We have known for twenty-five years that neo-conservative economic policies produce extreme income inequality. Now a report by the Canadian Medical Association makes clear that the same policies have led to health inequality. The CBC reports that :
The gap in self-reported health status between income groups seems to be growing, with 39 per cent of those whose households earned less than $30,000 a year describing their health as excellent or very good compared with 68 per cent of those earning $60,000 or more.
"When it comes to the well-being of Canadians, the old saying that wealth equals health continues to ring true," Dr. John Haggie, president of the CMA, said in a release.
"What is particularly worrisome for Canada's doctors is that in a nation as prosperous as Canada, the gap between the 'haves' and 'have nots' appears to be widening."
The late Tommy Douglas discovered as a child that the wealthy had much better health care than the poor. It was the gap in care which energized his commitment to public health care in Saskatchewan and eventually every province in Canada.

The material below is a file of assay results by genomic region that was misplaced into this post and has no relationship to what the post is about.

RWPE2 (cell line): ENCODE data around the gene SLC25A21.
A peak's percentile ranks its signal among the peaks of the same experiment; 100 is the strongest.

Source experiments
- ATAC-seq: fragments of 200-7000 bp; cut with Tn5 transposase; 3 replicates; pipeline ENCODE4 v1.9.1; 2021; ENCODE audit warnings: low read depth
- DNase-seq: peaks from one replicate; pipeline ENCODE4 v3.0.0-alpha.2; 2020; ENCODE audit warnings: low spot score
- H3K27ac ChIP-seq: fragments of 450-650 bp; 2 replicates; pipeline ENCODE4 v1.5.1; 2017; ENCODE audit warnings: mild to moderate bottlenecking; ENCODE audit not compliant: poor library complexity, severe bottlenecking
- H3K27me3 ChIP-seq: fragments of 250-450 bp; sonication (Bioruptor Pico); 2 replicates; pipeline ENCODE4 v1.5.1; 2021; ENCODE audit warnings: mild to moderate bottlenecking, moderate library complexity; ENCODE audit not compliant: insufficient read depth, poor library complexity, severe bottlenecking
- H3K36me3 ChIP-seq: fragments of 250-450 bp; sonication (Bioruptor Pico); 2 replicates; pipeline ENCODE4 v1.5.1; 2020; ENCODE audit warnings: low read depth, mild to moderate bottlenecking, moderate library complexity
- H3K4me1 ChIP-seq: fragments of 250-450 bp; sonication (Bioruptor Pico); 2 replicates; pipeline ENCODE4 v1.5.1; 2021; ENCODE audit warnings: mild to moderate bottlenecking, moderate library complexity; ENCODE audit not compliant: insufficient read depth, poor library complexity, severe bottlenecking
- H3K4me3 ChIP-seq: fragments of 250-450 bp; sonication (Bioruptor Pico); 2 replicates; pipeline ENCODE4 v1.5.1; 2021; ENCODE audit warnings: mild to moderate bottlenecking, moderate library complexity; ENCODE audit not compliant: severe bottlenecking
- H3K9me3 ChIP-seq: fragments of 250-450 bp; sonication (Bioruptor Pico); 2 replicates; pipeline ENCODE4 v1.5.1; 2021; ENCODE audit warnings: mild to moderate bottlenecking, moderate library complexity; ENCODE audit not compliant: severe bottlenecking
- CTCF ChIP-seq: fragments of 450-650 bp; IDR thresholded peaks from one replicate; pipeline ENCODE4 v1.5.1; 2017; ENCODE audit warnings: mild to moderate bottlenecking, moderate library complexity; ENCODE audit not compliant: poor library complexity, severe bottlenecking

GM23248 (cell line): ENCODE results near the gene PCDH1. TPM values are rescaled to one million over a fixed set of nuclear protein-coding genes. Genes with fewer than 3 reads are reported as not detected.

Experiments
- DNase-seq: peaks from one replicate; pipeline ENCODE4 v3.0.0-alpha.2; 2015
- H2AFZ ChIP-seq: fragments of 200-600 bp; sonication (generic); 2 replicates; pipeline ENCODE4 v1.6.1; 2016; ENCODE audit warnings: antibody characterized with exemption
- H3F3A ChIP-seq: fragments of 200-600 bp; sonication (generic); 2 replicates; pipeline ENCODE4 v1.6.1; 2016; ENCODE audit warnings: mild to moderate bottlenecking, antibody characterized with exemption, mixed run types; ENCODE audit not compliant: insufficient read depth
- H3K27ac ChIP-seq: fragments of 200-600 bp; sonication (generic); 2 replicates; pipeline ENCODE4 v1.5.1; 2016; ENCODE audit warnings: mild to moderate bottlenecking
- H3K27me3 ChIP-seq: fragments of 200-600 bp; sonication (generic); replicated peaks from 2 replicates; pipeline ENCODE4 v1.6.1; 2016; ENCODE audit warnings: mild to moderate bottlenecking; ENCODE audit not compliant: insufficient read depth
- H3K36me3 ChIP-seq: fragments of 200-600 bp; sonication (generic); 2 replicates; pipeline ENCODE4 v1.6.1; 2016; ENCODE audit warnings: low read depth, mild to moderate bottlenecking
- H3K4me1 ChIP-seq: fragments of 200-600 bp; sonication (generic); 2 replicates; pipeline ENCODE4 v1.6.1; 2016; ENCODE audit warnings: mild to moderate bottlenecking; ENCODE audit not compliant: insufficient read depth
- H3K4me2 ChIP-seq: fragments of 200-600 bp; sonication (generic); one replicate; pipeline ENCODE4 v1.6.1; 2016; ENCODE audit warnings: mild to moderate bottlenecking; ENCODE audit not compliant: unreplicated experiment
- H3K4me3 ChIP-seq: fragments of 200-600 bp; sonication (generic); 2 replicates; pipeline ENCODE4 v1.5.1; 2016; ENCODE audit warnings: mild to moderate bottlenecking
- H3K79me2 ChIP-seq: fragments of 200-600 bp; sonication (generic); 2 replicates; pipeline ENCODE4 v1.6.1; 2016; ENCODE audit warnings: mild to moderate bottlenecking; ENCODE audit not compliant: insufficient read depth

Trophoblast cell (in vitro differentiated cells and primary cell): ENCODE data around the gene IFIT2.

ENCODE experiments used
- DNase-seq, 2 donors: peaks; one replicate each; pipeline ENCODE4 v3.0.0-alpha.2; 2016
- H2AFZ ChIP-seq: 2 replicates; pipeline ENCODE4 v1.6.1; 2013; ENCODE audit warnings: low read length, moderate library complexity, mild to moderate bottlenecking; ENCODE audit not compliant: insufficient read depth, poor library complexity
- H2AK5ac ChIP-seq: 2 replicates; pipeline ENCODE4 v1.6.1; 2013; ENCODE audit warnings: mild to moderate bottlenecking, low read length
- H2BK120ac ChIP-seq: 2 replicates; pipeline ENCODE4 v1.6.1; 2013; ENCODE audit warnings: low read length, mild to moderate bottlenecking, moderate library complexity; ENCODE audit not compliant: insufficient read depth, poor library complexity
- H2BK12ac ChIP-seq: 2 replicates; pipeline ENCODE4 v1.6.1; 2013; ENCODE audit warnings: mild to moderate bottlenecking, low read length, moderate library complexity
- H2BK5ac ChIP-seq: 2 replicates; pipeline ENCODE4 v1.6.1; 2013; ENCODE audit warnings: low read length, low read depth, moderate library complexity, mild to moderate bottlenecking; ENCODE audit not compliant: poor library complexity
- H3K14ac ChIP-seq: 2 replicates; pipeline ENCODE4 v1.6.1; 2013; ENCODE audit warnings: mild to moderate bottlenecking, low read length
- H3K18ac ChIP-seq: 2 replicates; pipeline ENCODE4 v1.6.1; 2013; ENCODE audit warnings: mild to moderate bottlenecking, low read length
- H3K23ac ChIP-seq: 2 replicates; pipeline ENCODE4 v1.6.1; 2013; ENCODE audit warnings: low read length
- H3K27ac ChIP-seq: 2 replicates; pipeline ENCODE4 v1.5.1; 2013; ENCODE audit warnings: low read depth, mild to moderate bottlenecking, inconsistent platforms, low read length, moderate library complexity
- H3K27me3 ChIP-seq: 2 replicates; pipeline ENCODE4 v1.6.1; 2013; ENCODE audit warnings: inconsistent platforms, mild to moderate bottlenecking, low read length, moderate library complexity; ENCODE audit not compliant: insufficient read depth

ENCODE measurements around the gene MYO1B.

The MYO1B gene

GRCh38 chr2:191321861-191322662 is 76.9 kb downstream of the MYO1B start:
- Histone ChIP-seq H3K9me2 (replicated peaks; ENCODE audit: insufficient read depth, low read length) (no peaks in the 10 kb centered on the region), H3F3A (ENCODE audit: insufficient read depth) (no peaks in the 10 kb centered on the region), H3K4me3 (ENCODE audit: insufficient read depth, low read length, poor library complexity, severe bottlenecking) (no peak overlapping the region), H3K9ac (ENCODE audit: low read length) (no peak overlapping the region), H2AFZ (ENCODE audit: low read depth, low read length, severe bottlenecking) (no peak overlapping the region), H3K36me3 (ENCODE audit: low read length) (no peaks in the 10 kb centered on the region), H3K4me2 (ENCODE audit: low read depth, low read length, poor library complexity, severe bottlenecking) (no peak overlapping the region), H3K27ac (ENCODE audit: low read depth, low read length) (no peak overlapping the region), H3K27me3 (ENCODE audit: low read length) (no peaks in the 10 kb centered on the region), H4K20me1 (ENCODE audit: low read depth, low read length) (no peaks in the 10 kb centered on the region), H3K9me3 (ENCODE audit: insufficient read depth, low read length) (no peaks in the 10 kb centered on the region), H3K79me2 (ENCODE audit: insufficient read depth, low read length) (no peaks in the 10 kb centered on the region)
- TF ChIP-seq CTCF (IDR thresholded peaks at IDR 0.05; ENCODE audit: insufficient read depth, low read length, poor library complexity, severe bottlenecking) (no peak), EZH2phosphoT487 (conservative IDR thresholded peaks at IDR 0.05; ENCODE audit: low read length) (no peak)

We have known for a long time that wealth buys better health. But we have assumed that Medicare solved that problem. The truth is that, as wealth has trickled up to the top, the poor have paid a medical price:
Those with the lowest incomes were also more likely to report being diagnosed with a chronic condition, 41 per cent, than those with household incomes of $60,000 or more, 28 per cent.
Everyday, in every way, life gets better for the wealthy. But, for the vast majority of Canadians, it gets worse.